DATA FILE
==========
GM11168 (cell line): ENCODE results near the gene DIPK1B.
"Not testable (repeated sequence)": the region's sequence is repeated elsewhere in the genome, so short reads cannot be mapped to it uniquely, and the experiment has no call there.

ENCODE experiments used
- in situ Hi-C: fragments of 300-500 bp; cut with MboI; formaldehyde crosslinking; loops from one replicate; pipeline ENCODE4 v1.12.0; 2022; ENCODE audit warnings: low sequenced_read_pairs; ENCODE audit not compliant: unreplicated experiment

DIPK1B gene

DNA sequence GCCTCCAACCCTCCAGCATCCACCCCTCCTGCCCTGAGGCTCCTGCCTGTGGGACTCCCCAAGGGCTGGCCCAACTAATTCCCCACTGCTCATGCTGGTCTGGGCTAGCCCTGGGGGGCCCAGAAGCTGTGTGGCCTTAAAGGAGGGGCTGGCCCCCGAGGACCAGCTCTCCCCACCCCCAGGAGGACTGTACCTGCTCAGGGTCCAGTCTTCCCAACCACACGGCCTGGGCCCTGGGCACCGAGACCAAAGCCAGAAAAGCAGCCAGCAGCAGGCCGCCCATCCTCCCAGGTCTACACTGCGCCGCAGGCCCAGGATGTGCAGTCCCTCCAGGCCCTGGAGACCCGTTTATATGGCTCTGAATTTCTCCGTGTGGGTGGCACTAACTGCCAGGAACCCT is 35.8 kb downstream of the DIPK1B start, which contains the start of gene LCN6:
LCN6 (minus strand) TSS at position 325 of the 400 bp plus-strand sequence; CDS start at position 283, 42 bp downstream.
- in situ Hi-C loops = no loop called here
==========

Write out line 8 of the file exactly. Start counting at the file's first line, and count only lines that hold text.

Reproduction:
- in situ Hi-C loops = no loop called here